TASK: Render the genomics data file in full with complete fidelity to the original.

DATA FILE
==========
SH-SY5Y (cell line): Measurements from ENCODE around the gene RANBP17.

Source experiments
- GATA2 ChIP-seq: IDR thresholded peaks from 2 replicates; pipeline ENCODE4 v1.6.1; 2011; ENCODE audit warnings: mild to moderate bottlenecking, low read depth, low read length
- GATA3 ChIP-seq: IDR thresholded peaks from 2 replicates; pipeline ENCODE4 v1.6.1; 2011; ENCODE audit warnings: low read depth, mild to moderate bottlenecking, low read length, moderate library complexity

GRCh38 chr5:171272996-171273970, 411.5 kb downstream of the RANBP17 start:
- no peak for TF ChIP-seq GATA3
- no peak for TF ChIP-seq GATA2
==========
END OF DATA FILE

SH-SY5Y (cell line): Measurements from ENCODE around the gene RANBP17.

Source experiments
- GATA2 ChIP-seq: IDR thresholded peaks from 2 replicates; pipeline ENCODE4 v1.6.1; 2011; ENCODE audit warnings: mild to moderate bottlenecking, low read depth, low read length
- GATA3 ChIP-seq: IDR thresholded peaks from 2 replicates; pipeline ENCODE4 v1.6.1; 2011; ENCODE audit warnings: low read depth, mild to moderate bottlenecking, low read length, moderate library complexity

GRCh38 chr5:171272996-171273970, 411.5 kb downstream of the RANBP17 start:
- no peak for TF ChIP-seq GATA3
- no peak for TF ChIP-seq GATA2